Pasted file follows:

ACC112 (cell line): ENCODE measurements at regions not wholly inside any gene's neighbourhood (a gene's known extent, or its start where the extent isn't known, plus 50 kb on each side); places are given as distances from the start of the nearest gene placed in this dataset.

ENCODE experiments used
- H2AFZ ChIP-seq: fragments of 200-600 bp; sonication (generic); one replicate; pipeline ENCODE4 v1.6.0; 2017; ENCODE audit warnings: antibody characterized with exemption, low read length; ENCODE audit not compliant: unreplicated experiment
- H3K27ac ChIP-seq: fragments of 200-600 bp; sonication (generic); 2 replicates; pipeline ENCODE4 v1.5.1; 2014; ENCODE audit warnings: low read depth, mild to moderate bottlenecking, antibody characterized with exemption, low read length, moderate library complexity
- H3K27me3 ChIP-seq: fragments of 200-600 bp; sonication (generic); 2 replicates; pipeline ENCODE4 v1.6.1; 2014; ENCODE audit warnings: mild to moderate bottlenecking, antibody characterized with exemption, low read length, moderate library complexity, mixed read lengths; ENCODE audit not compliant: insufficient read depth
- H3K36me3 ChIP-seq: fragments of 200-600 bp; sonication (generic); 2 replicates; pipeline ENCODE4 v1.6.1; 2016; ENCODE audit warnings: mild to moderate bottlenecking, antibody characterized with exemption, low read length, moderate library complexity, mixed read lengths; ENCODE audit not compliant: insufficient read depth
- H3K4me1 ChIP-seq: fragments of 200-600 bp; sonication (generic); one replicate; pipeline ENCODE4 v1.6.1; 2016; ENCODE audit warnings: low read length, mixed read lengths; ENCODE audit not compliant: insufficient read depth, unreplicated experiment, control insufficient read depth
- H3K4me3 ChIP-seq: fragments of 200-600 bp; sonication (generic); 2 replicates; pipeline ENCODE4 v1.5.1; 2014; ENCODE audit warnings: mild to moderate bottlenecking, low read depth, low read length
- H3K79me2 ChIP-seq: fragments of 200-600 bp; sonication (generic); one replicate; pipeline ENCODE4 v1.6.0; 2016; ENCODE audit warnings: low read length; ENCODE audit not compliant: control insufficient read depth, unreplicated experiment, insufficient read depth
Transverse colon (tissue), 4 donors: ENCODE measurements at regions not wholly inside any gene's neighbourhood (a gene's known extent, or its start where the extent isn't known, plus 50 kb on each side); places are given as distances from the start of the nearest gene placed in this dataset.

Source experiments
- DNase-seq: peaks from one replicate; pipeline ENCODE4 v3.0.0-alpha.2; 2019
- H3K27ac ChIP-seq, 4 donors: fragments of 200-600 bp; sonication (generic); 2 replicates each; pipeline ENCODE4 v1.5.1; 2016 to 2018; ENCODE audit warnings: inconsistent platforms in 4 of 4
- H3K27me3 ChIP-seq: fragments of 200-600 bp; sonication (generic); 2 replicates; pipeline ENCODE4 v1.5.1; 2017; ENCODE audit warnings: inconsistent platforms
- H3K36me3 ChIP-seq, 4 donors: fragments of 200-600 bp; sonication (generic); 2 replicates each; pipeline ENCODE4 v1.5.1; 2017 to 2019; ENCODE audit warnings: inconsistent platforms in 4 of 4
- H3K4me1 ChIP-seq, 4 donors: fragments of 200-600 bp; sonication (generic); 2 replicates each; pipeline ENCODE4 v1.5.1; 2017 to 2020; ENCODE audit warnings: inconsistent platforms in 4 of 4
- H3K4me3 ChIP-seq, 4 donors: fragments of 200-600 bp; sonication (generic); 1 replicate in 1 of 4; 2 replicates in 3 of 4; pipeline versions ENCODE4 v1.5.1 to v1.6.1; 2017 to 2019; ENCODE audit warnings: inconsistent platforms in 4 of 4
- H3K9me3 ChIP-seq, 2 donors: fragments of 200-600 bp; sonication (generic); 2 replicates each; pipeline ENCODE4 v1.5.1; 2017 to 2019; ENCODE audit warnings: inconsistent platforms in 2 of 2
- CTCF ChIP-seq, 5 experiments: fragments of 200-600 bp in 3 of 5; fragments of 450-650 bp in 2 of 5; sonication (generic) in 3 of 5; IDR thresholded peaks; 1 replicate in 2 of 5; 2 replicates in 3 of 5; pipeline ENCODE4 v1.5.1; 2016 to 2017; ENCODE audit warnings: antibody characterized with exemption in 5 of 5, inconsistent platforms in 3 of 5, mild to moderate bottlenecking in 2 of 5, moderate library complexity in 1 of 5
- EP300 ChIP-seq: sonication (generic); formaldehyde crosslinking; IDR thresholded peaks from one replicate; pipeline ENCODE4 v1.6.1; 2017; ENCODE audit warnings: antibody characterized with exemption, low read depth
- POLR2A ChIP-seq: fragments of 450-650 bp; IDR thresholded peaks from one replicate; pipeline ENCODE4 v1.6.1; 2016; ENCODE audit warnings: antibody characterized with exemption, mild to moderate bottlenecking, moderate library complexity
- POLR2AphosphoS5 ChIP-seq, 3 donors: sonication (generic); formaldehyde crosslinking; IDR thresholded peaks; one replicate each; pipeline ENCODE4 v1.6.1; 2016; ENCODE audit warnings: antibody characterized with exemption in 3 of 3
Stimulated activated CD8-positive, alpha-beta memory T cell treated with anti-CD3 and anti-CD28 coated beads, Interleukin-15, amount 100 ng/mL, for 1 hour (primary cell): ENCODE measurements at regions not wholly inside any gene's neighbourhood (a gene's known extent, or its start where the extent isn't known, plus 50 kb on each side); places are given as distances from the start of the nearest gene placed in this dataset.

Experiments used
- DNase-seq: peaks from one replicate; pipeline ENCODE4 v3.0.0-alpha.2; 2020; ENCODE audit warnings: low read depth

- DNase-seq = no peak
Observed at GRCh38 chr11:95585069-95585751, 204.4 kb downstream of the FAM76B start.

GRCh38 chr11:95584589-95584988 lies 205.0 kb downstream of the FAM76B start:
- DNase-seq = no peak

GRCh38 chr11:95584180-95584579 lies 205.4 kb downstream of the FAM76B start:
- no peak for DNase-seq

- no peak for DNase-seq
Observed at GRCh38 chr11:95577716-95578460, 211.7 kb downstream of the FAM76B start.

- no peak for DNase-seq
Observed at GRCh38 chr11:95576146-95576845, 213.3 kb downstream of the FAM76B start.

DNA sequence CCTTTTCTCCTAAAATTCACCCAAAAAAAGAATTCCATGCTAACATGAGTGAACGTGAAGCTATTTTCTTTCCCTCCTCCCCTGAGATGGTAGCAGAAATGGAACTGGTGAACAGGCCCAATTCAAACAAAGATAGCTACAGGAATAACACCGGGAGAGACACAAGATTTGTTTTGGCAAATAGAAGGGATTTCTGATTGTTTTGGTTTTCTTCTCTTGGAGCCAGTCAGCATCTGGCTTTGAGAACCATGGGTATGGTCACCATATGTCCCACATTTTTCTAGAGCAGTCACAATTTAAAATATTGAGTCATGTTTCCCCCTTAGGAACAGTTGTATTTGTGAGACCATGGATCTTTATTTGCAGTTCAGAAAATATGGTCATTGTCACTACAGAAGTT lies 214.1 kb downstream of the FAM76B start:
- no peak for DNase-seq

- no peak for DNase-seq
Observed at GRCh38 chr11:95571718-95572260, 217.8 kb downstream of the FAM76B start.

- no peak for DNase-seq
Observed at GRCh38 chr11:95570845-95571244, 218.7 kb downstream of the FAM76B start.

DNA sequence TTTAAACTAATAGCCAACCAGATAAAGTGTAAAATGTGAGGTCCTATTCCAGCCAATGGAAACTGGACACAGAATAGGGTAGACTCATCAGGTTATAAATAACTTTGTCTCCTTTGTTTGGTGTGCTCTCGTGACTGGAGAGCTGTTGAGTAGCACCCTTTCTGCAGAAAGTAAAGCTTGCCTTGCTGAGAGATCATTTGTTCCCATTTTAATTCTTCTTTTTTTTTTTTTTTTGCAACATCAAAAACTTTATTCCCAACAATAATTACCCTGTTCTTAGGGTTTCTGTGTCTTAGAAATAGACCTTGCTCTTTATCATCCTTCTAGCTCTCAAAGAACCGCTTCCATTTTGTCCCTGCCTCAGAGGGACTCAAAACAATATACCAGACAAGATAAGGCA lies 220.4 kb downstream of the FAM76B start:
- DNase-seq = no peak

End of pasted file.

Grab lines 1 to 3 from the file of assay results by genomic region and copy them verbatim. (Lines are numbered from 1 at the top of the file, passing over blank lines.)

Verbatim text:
ACC112 (cell line): ENCODE measurements at regions not wholly inside any gene's neighbourhood (a gene's known extent, or its start where the extent isn't known, plus 50 kb on each side); places are given as distances from the start of the nearest gene placed in this dataset.

ENCODE experiments used
- H2AFZ ChIP-seq: fragments of 200-600 bp; sonication (generic); one replicate; pipeline ENCODE4 v1.6.0; 2017; ENCODE audit warnings: antibody characterized with exemption, low read length; ENCODE audit not compliant: unreplicated experiment